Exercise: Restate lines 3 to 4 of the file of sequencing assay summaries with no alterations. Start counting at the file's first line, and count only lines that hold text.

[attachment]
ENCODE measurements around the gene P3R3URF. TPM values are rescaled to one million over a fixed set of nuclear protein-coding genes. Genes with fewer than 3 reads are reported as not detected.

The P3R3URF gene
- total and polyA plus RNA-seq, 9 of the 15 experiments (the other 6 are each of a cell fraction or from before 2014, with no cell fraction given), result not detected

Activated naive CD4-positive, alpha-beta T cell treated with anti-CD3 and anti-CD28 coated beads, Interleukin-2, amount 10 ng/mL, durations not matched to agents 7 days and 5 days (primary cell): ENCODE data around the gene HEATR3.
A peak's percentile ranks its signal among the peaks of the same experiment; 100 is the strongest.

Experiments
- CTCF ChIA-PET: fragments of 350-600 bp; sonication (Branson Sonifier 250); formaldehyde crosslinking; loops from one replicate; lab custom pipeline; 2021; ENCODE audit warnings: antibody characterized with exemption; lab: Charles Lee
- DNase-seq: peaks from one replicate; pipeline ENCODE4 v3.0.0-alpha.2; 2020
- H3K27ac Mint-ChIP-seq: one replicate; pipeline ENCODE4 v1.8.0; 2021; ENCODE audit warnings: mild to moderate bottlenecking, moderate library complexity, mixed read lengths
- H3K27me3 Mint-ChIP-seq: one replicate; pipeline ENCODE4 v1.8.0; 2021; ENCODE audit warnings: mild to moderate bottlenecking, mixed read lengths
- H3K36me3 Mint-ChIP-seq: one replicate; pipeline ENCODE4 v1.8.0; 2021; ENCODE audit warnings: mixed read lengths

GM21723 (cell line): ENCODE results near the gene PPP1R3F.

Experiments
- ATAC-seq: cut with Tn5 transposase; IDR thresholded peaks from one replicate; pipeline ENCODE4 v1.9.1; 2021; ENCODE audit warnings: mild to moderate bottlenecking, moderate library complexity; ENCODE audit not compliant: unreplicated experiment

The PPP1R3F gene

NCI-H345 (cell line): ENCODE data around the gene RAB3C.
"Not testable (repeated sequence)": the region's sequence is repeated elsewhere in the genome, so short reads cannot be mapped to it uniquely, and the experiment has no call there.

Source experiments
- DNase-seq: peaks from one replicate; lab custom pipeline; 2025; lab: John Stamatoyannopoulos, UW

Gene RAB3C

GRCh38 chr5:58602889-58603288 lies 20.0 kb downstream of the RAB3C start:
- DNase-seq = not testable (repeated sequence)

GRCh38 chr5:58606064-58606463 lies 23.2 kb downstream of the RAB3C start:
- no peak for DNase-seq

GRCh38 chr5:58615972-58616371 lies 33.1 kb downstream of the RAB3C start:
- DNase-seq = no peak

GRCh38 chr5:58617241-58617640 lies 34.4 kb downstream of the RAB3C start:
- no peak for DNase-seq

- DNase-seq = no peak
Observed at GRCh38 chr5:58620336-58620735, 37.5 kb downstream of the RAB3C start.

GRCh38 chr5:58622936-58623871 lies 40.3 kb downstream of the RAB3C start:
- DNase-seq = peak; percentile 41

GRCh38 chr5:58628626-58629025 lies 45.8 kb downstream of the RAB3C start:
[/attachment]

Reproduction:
- total and polyA plus RNA-seq, 9 of the 15 experiments (the other 6 are each of a cell fraction or from before 2014, with no cell fraction given), result not detected

Activated naive CD4-positive, alpha-beta T cell treated with anti-CD3 and anti-CD28 coated beads, Interleukin-2, amount 10 ng/mL, durations not matched to agents 7 days and 5 days (primary cell): ENCODE data around the gene HEATR3.